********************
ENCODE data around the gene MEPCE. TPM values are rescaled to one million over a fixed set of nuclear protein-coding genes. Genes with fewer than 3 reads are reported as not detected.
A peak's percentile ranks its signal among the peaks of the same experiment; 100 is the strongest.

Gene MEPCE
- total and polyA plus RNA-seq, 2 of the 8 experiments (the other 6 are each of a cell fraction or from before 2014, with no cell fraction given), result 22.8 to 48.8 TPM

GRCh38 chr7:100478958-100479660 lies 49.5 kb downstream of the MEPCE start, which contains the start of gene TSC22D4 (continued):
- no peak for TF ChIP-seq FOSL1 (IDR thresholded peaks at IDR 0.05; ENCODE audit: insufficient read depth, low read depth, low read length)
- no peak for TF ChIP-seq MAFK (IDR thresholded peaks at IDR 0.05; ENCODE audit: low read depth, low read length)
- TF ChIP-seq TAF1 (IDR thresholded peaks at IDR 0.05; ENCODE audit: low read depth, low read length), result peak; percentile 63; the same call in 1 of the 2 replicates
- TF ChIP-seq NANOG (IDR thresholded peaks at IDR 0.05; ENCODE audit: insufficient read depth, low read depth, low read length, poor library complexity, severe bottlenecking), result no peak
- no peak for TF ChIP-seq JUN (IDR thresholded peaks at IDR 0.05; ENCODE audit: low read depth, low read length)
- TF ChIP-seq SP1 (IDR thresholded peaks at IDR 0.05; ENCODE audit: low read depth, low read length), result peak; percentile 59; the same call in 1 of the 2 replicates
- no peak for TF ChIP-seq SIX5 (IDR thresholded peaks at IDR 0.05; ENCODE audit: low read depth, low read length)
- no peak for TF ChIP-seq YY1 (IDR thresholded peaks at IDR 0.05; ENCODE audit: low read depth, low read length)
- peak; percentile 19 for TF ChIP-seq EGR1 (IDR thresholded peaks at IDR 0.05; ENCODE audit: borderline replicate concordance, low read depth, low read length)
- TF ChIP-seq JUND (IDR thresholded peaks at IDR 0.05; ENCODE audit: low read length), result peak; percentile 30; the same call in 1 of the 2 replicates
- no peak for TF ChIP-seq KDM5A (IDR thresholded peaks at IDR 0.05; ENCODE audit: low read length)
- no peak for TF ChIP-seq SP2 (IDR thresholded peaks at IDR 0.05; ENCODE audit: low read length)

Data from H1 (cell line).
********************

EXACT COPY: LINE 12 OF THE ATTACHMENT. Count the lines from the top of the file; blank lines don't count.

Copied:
- no peak for TF ChIP-seq SIX5 (IDR thresholded peaks at IDR 0.05; ENCODE audit: low read depth, low read length)